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Dog Anesthesia - Everything You Need To Know Before Your Dog Goes Under Anesthesia

When would my dog need anesthesia?

Dogs may require anesthesia or sedation for various reasons, such as for surgical procedures, certain diagnostic tests like x-rays, or for pain management. If a dog is in acute pain or is limping and not allowing us to perform certain tests, we initially administer pain medications. If this does not alleviate their discomfort, we may proceed with anesthesia or sedation to keep them at ease. The main purpose of anesthesia is to manage pain and ensure that the procedures we perform are pain-free and non-traumatizing for your dog.

Dr. Meghan Denney
Four Paws At Fulshear

What are the different types of anesthesia and what's the difference?

The type of anesthesia used depends on the procedure or surgery being performed. For major surgeries, we use a combination of injectable and gas anesthesia. Before the procedure, we conduct a preoperative exam to check the dog's heart, lungs, and gums to ensure there are no obvious issues with the cardiovascular system. For any patient over the age of four, lab work is required to ensure there are no infections and that the liver and kidneys are functioning optimally.

We then administer premedications to help the dog relax. This is followed by the placement of an IV catheter for administering fluids and medications and pre-oxygenation. During this process, the dog is given five minutes of pure oxygen, which hyper-oxygenates their blood and provides us with extra time to respond in case of a complication or anesthetic reaction.

Once the dog is asleep, we place a breathing tube to protect their airway and reduce the risk of aspiration pneumonia. This is the reason we require all pets to be fasted when they come in for surgery. When you can't control your body, sometimes you can get reflux or regurgitation or even vomit. If that vomit gets into your airways, it can cause pneumonia. So we placed an endotracheal tube down the trachea and inflate a cuff so it creates a seal so that if one of our patients does vomit, regurgitate, or even salivate, that material isn't getting into the lungs. The dog is then placed on oxygen and gas anesthesia for maintenance. That's very similar to what they do with humans. We use isoflurane here, it's a gas and aesthetic, and it just keeps them under. Throughout the procedure, we monitor various vital signs like blood pressure, CO2 levels, oxygen levels, heart rate, respiration rate, and eye position.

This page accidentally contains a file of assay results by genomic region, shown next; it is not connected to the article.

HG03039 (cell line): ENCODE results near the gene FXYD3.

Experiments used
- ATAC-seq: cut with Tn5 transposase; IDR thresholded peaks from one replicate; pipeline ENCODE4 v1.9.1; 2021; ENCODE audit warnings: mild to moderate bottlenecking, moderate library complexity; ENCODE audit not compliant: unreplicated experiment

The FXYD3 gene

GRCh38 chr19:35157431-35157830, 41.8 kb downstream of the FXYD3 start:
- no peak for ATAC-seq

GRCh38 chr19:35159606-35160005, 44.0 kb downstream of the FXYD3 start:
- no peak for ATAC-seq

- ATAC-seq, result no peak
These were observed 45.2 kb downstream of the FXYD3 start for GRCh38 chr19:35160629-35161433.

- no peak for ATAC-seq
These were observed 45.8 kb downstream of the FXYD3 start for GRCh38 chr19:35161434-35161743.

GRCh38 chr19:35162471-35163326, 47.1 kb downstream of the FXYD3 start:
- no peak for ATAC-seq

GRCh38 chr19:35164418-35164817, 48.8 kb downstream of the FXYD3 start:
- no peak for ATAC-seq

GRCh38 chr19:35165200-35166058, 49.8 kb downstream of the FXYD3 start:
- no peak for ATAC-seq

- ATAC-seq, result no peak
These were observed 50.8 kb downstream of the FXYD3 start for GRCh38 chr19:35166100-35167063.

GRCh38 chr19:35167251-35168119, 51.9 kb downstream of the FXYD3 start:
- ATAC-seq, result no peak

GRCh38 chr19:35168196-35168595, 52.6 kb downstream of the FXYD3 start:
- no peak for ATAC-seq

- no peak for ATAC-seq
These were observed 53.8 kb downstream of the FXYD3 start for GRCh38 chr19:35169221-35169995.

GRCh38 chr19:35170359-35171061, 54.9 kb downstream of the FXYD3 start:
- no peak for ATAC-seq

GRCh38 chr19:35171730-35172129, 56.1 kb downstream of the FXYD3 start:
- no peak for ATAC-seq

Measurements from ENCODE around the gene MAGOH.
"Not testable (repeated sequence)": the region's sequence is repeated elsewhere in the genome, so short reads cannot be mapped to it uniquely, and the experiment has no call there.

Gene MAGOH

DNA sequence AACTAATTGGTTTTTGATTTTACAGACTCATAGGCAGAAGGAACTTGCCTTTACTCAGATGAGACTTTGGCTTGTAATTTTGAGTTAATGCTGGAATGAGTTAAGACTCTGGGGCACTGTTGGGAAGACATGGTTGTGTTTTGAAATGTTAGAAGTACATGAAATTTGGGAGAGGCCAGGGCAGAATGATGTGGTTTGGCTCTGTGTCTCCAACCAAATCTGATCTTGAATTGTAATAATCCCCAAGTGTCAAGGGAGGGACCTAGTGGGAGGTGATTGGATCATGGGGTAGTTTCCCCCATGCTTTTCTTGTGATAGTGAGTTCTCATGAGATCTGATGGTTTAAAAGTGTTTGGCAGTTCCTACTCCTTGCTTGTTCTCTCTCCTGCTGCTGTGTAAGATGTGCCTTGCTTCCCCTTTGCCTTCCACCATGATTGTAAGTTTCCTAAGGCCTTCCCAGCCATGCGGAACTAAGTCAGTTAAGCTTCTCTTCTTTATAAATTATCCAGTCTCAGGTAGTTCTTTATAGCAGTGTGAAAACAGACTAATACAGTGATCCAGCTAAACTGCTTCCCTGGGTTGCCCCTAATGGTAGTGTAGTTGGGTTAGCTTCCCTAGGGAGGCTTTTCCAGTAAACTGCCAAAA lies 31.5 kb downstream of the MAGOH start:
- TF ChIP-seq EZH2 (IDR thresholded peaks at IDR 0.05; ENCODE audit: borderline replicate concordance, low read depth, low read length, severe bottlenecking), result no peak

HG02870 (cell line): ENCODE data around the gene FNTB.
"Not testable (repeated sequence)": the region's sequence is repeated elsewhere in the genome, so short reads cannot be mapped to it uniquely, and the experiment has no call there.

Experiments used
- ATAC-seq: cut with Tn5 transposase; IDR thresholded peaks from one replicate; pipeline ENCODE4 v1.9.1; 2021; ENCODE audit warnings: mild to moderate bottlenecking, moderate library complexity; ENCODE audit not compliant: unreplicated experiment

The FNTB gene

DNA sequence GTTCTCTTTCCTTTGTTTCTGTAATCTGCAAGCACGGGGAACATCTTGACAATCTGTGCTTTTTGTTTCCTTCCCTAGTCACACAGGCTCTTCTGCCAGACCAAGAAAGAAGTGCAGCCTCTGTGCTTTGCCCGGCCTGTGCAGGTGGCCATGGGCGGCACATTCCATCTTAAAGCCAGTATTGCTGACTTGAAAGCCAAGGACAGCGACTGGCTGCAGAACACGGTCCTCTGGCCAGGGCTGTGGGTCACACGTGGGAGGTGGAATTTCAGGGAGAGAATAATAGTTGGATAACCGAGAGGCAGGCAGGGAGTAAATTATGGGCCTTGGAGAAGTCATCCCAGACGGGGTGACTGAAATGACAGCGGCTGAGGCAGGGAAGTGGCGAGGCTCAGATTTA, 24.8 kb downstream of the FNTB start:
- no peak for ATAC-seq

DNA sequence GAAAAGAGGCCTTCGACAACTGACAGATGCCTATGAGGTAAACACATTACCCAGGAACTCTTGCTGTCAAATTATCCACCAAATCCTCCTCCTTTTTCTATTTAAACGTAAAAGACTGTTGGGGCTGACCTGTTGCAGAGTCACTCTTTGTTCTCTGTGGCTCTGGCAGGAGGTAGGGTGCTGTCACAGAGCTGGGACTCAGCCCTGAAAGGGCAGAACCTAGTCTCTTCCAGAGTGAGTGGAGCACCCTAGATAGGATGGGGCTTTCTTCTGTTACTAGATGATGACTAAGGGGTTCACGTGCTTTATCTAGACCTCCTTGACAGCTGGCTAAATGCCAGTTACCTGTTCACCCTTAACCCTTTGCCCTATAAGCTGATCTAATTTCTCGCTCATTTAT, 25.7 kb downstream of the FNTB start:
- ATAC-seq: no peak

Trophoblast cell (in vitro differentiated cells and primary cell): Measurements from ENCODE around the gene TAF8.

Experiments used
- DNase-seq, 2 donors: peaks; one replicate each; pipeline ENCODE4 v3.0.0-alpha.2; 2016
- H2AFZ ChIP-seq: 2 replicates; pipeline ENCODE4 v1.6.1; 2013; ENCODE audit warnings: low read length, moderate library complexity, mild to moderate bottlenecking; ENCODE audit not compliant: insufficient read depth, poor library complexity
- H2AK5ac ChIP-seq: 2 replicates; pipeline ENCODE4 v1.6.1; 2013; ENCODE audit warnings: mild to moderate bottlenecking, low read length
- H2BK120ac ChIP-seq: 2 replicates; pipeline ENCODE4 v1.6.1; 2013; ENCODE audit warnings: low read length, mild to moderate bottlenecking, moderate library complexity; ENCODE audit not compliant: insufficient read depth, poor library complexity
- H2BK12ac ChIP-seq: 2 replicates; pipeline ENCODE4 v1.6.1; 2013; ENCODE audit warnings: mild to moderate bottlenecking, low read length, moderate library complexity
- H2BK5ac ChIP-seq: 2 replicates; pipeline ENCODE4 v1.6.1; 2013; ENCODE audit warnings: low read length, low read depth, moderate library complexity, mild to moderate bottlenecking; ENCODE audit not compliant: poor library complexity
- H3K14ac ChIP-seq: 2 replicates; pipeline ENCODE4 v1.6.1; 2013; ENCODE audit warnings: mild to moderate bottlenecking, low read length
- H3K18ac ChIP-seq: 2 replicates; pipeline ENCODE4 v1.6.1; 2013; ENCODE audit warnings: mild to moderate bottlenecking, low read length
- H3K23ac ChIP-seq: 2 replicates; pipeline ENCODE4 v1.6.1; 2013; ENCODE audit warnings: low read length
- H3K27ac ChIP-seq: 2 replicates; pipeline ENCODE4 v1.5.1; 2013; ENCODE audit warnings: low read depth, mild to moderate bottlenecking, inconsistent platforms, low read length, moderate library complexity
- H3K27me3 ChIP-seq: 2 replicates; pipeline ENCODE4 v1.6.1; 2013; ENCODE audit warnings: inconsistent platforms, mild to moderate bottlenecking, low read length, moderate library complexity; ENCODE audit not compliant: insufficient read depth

Sedation, on the other hand, is a lighter form of anesthesia where the dog is relaxed but not completely unconscious. During sedation, the dog can breathe on their own but is usually given supplemental oxygen.

Are particular dog breeds more sensitive to anesthesia?

Certain breeds like sight hounds, including greyhounds, Afghans, Italian greyhounds, and whippets, can be more sensitive to sedation and anesthesia. Boxers are another breed where we avoid using certain medications. The anesthetic protocol may also be altered for dogs with pre-existing conditions or certain medical concerns. So I'm not going to use medications like ketamine, which, if you are prone to seizures, can induce seizures sometimes. I'm also going to change my anesthetic protocol for the condition. So if your dog has a heart condition, and we've done the x-rays or they've even had a cardiac echo to make sure the heart can withstand anesthesia, then I'm going to use what's called cardiac-friendly anesthesia. It's something that's going to have very low risk and very low pressure on the cardiovascular system and only going to affect the awareness of the brain and not going to affect the function of the heart or the lungs.

What are some possible complications of anesthesia that my dog could experience?

While rare, complications from anesthesia can occur. Sometimes they can have an underlying arrhythmia that we have no idea of. You can't always hear this in an exam, and if one of the premedications that we use induces a fatal arrhythmia, their heart can stop. So that is a big fear. It's very rare, I personally have only had four patients in ten years that this has happened to, three of which were unable to be revived and one of which we got back, but it sticks with you.